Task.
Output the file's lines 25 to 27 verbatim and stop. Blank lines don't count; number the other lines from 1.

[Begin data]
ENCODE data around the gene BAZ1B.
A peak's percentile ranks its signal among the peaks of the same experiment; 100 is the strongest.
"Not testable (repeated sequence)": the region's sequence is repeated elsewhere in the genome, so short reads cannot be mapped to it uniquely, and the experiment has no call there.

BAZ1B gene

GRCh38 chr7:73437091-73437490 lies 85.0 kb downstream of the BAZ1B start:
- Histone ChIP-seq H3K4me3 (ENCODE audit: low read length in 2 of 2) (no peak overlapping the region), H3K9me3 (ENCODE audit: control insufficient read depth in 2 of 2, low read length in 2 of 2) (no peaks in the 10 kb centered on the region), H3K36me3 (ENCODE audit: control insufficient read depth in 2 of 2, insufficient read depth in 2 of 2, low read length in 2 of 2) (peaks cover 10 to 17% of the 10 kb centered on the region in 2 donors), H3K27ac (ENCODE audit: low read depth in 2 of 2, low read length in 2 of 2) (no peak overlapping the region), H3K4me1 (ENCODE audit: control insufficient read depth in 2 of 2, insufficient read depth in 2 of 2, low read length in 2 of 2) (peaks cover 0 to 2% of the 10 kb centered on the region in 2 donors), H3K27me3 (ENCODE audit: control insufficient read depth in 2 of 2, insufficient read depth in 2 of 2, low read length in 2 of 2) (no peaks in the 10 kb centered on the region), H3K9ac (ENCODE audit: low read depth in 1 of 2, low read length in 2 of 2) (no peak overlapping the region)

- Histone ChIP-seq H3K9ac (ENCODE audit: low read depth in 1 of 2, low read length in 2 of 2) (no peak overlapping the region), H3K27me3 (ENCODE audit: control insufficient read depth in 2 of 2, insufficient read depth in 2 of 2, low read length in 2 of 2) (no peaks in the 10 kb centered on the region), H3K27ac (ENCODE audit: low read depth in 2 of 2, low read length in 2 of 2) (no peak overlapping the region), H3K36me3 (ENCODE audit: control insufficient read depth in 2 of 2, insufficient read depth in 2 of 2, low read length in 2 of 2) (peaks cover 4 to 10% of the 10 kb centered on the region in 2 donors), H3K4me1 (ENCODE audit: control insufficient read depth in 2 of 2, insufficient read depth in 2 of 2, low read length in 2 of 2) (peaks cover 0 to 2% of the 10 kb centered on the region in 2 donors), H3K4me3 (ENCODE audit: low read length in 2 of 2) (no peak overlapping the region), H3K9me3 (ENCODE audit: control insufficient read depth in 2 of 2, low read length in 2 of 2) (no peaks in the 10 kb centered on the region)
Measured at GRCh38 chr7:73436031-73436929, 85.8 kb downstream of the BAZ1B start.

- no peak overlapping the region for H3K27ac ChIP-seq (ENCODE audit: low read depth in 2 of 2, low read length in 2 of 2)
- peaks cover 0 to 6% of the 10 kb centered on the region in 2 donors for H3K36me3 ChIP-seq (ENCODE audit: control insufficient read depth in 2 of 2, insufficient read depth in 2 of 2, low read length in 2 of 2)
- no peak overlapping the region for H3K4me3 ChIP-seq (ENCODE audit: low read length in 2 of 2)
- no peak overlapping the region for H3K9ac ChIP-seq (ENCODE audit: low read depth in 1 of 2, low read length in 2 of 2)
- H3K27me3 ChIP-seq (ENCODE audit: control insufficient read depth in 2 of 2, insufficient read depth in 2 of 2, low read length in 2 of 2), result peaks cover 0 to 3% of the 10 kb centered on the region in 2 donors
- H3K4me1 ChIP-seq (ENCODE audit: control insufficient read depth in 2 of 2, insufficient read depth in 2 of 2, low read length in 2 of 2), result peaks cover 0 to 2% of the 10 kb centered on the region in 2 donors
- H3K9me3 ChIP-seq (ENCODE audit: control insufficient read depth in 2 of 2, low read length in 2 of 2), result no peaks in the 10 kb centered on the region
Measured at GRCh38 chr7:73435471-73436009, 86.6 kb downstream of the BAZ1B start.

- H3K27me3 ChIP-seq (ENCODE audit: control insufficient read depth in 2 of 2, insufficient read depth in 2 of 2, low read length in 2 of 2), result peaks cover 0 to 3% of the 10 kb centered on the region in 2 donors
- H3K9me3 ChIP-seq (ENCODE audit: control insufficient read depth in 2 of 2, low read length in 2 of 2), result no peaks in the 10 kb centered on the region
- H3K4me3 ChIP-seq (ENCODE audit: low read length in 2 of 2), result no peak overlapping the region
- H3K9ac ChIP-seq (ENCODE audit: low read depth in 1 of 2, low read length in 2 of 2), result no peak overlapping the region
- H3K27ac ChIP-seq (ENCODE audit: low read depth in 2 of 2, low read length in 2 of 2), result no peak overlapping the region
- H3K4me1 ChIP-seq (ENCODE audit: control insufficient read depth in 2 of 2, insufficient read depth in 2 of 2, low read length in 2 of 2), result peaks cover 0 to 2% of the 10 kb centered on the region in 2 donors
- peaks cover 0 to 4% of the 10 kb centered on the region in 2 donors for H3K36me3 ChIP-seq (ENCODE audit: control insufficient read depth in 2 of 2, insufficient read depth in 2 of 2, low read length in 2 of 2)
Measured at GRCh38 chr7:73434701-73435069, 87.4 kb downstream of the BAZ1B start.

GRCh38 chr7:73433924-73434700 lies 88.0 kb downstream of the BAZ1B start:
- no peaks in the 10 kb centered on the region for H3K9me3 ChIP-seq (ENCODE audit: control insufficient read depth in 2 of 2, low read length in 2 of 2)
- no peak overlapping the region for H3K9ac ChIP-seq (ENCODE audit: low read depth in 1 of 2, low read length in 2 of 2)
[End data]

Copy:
GRCh38 chr7:73433924-73434700 lies 88.0 kb downstream of the BAZ1B start:
- no peaks in the 10 kb centered on the region for H3K9me3 ChIP-seq (ENCODE audit: control insufficient read depth in 2 of 2, low read length in 2 of 2)
- no peak overlapping the region for H3K9ac ChIP-seq (ENCODE audit: low read depth in 1 of 2, low read length in 2 of 2)